Further details and advantages of the present invention will become apparent from the following description in conjunction with the accompanying drawings wherein:
FIG. 1 is a schematic sectional view of a sheet stacker;
FIG. 2 is a schematic view of a sheet rotator and associated control circuitry used in the sheet stacker;
FIGS. 3a, 3b, 4a and 4b illustrate the principles of a vision system for deriving sheet registration error parameters;
FIGS. 5a-5c illustrates the operation of the sheet rotator to generate a desired lateral shift of the sheet;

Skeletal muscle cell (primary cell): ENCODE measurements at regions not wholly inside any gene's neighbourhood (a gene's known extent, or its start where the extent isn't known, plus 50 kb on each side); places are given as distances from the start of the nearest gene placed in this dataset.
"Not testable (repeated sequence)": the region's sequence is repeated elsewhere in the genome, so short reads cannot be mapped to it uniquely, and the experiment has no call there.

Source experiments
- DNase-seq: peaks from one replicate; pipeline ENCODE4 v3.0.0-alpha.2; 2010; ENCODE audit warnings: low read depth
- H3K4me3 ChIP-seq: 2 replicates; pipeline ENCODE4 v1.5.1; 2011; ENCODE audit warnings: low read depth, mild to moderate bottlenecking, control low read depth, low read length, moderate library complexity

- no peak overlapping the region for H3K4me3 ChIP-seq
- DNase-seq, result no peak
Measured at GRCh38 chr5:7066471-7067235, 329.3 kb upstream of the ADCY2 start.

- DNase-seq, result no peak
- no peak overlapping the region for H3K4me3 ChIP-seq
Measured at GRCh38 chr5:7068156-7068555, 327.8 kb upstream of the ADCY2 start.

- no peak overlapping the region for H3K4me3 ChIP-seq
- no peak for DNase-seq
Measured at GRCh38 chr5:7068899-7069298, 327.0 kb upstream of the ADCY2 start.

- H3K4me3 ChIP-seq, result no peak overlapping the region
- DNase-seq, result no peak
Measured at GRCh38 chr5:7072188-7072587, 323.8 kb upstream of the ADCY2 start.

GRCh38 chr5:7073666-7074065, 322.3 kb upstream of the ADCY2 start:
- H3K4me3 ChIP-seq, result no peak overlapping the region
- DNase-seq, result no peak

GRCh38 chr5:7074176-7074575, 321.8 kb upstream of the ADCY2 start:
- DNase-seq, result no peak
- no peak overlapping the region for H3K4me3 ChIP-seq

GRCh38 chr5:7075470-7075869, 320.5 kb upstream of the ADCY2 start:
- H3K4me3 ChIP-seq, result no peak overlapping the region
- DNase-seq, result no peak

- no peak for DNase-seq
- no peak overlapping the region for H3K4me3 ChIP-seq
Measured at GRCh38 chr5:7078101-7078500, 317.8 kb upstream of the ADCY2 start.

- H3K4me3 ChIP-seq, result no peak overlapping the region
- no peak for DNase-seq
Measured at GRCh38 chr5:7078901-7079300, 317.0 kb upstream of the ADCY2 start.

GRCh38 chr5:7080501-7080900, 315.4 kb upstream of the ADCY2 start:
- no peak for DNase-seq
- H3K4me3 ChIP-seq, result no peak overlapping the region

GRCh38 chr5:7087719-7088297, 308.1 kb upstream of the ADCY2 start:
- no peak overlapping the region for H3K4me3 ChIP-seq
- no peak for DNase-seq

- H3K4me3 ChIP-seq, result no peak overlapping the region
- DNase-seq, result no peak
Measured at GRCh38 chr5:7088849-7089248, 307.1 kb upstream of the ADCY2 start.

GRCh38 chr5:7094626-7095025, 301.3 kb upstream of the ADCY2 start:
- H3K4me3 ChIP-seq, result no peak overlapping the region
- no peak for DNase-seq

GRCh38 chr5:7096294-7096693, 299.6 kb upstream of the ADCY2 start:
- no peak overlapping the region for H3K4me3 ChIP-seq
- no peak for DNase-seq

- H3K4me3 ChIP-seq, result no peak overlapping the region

FIGS. 6a-6c illustrates operation of the sheet rotator to generate both a desired lateral shift and a desired rotation of the sheet;
FIGS. 7a-7b illustrates the relationship between the amount of lateral shift achieved in dependence upon the length of sheet travel with a first angle of skew;
FIGS. 8a-8b illustrates a similar relationship for a second skew angle value; and
FIG. 9 shows the velocity versus time profile in a particular phase of sheet travel.